“Far away there in the sunshine are my highest aspirations. I may not reach them, but I can look up and see their beauty, believe in them, and try to follow where they lead.”
~ Louisa May Alcott ~

My life goals…

“Close your eyes and think about what you want to achieve by working though this workbook. Spend at least thirty minutes simply thinking about where you want to be in your life.”

Several weeks ago, during the second week of my Hearing Voices Support Group, we completed this very same exercise. During that group we had considerably less than thirty minutes to think about where we would like to be in life, but I wrote the following dreams:

◊ To feel more connected to myself both physically and mentally
◊ To no longer be afraid of being homeless again
◊ To be able to talk to people without intense anxiety (making me look like a twat!)
◊ To acknowledge my achievements instead of constantly berating them
◊ To feel happiness again
◊ To see my writing published again
◊ Increase my confidence
◊ To no longer be isolated and alone
◊ To have a better relationship with my voices
◊ To love and be loved in return (cheers, Moulin Rouge!)
◊ To believe in myself
◊ To have a pet turtle (whom I shall name Magnus)
◊ To have a family
◊ To no longer be traumatized by abuse
◊ To be able to share my thoughts without fear of judgment, ridicule and humiliation

Now that I have had more time to contemplate, I would like to add the following to that list:

◊ To better manage my insomnia and sleeping patterns
◊ To build a stronger and more varied set of coping skills
◊ To become a functioning and contributing member of society
◊ To find a head space where I am not controlled by fear, negative thought or anxiety

If, in the future, I think of any further dreams I will add them to the above list alongside a notation of when it was added.

My goals for 2013…

“Then ask what would be realistic to achieve in one years’ time.”

Earlier this year I wrote a blog post in which I shared thirteen of my goals for 2013. As it fits neatly into this section of the workbook I have rewritten the thirteen goals, along with any updates of my progress (if there has been any).

1. Cross item one from the 101 things I want to do before I die list
Having narrowly missed out on this a few weeks ago (cheers poverty and anxiety!) this may (and I stress MAY) happen on July 13th…if all goes to plan! :p
2. Return to the Kings Domain so I can scream ‘Fuck you homelessness, I beat your ass!”
As item (1) involves travelling to Melbourne, this may (and I stress MAY) happen on July 14th…if all goes to plan! :p
3. Continue going to the Hearing Voices Support Group on a weekly basis
So far I’ve missed only one group this year and am actually looking forward (!) to attending on Friday after the break for Easter last week! :)
4. Keep working toward obtaining ongoing mental health support
I still haven’t found the courage to see a psychiatrist but I haven’t ruled it out, yet. I will also be doing more therapy focussed groups next term.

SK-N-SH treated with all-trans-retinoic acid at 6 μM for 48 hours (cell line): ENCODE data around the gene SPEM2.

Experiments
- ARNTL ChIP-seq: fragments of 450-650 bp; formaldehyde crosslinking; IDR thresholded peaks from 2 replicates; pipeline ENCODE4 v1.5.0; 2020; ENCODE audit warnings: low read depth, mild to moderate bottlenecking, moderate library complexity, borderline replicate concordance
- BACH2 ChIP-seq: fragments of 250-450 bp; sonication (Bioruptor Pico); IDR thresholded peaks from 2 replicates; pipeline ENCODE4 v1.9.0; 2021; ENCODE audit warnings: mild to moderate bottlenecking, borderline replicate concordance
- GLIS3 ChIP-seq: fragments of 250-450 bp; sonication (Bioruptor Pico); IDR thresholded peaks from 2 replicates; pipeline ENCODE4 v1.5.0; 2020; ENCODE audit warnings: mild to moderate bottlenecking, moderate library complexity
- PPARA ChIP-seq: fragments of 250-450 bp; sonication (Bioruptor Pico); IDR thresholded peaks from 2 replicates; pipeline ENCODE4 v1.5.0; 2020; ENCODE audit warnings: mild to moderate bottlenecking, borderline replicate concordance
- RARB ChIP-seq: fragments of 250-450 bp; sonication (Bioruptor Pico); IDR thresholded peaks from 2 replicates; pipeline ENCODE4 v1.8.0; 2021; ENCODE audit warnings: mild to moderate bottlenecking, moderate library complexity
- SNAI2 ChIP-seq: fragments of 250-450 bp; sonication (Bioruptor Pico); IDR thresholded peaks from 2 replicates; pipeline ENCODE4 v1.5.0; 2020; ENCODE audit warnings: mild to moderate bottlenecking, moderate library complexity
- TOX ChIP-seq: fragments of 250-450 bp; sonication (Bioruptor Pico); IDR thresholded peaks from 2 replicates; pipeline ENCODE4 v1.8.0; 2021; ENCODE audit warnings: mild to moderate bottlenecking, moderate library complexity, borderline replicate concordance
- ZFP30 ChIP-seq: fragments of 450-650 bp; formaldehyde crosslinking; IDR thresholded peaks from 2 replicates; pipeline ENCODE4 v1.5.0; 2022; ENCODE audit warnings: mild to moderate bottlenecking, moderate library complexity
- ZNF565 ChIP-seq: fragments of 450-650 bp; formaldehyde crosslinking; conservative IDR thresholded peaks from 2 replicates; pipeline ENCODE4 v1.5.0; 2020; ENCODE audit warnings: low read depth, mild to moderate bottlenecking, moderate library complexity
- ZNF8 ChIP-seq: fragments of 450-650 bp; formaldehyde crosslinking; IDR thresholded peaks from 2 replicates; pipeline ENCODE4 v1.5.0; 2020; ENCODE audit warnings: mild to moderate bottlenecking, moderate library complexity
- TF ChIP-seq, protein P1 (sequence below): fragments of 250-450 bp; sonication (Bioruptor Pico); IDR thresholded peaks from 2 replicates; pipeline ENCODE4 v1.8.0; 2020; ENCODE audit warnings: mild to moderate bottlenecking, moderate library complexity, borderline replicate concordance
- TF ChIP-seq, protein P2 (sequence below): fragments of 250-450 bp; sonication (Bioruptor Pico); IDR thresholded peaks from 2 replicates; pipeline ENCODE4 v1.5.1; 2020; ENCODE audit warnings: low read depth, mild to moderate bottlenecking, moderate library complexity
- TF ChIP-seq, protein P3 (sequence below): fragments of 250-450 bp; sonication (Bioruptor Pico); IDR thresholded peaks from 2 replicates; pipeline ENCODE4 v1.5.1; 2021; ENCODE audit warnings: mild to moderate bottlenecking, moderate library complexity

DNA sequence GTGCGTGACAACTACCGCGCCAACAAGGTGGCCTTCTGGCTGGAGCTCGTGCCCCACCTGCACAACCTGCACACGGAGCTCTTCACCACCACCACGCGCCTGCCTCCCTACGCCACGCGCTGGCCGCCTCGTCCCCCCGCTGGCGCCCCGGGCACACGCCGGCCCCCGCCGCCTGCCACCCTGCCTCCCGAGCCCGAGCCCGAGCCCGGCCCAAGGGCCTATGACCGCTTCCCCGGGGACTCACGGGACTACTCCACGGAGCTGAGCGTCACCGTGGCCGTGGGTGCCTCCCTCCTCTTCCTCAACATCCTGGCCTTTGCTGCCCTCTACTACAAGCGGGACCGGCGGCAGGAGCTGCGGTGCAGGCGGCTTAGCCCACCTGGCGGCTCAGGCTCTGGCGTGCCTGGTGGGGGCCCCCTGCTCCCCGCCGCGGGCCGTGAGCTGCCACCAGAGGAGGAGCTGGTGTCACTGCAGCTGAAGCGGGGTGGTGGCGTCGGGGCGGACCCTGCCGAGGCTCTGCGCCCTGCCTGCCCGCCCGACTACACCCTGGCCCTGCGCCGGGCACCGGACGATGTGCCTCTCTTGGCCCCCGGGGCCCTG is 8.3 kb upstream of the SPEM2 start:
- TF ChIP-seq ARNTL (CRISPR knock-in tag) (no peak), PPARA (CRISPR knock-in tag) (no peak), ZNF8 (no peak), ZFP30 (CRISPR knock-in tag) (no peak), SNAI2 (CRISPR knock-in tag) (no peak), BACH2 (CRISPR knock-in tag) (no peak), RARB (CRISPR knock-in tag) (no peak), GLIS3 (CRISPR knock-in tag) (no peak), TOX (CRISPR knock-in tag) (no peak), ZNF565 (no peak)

5. Start writing my novel(s) again
6. Smile more
7. Stop procrastinating about writing and sending emails
8. Expand my social networking presence
9. Go on a holiday
10. Make at least one new friend (in real-life)
11. See at least 6 films in the cinema
Still only seen the one. So now I have to see five films in eight months. Not looking good! :/
12. Write at least one blog post in every month of the year
January…check, February…check, March…check, April…check! Yep, all going well so far!
13. To stop being so hard on myself all the time and begin believing how seriously freaking awesome I am!
No change yet.

And as I am no longer constrained by the limitations of a Thursday Thirteen post, I would like to add:

14. To exchange a ‘hug’
Because it’s been far (FAR) too long since I was last hugged!

hugs

As it’s been so long since I hugged anyone I realised some research was necessary if I stand any chance of achieving this goal. I’m not sure if I’m capable of a “flying hug” just yet…perhaps that will be something to work toward in 2014! :p

~ Next ~
Nightmares


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Working with Voices: Victim to Victor

Over the last several weeks I’ve been mentioning a Hearing Voices book that I’ve been working through. This book is called Working with Voices: Victim to Victor (by Ron Coleman and Mike Smith) and its goal is to help a voice hearer better understand the relationships they have with their voices. By examining a voice hearer’s history, including the power and influence their voices have on their life, a voice hearer can develop new coping skills, foster better relationships and use this knowledge to work towards a brighter, safer, future.

Although relatively short in length, the various exercises throughout the book can be quite confronting for a voice hearer. As such, it is recommended that you complete the workbook with the support of understanding individuals. In my life, this means you! ;)